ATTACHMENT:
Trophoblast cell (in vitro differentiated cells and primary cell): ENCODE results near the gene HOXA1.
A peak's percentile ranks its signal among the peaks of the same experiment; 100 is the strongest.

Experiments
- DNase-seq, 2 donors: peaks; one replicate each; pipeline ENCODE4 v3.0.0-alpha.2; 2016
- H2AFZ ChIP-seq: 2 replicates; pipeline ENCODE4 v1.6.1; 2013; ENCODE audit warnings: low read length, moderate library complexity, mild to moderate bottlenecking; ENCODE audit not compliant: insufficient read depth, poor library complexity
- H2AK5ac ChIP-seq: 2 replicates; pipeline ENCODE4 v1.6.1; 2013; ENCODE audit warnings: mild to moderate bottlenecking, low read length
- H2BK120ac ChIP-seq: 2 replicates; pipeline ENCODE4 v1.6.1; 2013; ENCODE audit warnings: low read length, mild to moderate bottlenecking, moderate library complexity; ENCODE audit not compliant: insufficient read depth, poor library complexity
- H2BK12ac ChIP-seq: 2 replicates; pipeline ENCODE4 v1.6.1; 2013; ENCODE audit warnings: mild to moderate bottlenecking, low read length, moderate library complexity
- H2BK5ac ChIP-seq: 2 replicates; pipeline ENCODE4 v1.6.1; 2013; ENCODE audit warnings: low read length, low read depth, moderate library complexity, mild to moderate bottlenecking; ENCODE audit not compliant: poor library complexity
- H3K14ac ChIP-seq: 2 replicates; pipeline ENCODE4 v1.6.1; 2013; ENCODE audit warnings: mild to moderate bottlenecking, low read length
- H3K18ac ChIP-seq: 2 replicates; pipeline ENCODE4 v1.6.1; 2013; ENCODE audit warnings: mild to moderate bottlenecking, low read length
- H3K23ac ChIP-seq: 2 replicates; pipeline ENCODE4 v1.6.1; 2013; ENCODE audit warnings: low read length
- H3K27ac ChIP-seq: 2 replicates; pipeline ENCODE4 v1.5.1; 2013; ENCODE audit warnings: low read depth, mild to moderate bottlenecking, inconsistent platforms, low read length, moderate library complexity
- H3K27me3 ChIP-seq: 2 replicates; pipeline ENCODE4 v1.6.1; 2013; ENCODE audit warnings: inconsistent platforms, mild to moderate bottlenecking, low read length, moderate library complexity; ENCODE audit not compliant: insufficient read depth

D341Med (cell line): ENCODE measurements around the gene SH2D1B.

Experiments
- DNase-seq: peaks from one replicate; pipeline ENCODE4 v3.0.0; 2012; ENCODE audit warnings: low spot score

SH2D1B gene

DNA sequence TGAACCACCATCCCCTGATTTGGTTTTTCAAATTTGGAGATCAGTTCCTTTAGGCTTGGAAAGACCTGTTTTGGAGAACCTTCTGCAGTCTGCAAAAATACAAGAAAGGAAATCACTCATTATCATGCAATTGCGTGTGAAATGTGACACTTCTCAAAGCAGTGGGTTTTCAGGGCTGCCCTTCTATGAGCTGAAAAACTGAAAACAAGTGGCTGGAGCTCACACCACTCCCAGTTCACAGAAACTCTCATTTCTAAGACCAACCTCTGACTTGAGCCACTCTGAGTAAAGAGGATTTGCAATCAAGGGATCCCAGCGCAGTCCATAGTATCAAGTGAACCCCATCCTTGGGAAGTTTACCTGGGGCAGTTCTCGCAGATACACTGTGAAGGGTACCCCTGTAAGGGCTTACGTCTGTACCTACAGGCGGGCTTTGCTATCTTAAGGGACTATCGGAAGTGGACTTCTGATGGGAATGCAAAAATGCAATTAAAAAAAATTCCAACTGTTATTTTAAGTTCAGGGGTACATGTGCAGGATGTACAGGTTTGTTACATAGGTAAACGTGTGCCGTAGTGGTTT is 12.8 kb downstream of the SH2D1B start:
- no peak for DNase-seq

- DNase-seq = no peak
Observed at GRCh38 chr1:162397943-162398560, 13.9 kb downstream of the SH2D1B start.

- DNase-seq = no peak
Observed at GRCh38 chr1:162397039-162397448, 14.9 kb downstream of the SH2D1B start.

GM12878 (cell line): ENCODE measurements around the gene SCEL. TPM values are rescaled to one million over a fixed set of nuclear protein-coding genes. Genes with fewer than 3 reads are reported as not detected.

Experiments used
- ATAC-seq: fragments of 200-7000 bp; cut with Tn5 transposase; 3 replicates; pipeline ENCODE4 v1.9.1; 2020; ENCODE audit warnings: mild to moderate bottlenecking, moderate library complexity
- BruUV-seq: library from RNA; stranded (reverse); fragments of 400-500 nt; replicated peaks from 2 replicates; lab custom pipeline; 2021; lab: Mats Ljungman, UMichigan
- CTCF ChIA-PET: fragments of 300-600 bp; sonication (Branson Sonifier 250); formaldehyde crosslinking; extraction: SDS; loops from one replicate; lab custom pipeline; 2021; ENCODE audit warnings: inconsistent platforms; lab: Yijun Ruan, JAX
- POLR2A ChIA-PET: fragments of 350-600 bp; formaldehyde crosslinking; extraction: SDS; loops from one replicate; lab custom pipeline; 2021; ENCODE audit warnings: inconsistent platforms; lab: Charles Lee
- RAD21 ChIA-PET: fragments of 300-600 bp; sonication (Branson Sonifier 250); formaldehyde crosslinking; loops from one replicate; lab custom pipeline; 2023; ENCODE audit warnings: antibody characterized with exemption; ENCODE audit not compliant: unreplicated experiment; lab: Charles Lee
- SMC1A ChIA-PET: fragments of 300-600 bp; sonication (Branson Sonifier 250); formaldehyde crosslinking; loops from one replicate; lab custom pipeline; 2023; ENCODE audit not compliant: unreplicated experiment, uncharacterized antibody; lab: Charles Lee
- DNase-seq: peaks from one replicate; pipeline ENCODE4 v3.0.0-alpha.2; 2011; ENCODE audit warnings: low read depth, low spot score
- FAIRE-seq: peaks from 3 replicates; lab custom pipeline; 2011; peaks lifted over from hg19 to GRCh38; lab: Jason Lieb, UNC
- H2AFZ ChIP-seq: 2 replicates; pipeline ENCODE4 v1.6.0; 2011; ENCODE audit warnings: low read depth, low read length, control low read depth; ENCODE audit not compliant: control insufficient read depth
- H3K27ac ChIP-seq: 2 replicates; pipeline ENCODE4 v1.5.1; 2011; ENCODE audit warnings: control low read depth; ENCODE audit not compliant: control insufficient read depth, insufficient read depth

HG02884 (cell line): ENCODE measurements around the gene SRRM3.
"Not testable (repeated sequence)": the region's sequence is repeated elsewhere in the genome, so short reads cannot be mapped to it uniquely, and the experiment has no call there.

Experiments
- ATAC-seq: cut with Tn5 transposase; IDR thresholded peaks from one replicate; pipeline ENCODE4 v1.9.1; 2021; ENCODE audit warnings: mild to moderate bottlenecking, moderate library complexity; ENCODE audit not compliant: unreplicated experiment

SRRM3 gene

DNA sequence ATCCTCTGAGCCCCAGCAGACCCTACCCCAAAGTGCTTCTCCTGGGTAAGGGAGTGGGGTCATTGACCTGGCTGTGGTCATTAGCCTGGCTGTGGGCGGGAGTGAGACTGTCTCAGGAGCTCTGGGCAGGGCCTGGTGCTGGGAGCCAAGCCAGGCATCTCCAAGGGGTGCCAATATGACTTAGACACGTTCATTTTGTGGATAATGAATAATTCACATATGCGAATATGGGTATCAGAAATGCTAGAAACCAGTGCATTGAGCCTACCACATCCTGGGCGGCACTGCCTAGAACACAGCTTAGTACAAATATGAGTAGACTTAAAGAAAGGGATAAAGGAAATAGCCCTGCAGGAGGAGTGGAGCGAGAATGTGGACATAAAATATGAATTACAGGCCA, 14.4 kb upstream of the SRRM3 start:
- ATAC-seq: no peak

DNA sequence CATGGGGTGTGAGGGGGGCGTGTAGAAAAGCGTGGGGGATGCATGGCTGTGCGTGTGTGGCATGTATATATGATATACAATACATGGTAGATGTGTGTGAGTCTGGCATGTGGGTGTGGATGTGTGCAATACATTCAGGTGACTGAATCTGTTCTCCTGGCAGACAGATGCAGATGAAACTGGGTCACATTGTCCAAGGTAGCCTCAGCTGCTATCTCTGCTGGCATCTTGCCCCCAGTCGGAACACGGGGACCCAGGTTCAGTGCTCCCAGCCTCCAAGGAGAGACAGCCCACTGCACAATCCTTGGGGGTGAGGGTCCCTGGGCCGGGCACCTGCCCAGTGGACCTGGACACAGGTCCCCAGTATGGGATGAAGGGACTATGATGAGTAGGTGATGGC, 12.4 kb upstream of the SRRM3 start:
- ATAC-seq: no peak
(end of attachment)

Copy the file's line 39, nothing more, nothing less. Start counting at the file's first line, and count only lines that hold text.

Experiments